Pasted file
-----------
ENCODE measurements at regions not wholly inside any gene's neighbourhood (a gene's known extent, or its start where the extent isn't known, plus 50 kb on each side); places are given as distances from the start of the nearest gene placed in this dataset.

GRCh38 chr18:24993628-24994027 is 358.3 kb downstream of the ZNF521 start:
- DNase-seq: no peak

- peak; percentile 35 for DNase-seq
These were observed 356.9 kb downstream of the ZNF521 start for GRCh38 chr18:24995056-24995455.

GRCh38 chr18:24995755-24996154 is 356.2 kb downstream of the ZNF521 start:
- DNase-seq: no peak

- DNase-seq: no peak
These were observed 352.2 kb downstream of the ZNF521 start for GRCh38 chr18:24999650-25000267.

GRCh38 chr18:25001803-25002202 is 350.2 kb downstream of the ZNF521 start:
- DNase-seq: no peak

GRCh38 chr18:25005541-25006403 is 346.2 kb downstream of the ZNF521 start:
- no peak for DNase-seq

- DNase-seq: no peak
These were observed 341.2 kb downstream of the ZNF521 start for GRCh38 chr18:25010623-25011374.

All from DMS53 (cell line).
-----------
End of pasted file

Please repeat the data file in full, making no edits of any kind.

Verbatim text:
ENCODE measurements at regions not wholly inside any gene's neighbourhood (a gene's known extent, or its start where the extent isn't known, plus 50 kb on each side); places are given as distances from the start of the nearest gene placed in this dataset.

GRCh38 chr18:24993628-24994027 is 358.3 kb downstream of the ZNF521 start:
- DNase-seq: no peak

- peak; percentile 35 for DNase-seq
These were observed 356.9 kb downstream of the ZNF521 start for GRCh38 chr18:24995056-24995455.

GRCh38 chr18:24995755-24996154 is 356.2 kb downstream of the ZNF521 start:
- DNase-seq: no peak

- DNase-seq: no peak
These were observed 352.2 kb downstream of the ZNF521 start for GRCh38 chr18:24999650-25000267.

GRCh38 chr18:25001803-25002202 is 350.2 kb downstream of the ZNF521 start:
- DNase-seq: no peak

GRCh38 chr18:25005541-25006403 is 346.2 kb downstream of the ZNF521 start:
- no peak for DNase-seq

- DNase-seq: no peak
These were observed 341.2 kb downstream of the ZNF521 start for GRCh38 chr18:25010623-25011374.

All from DMS53 (cell line).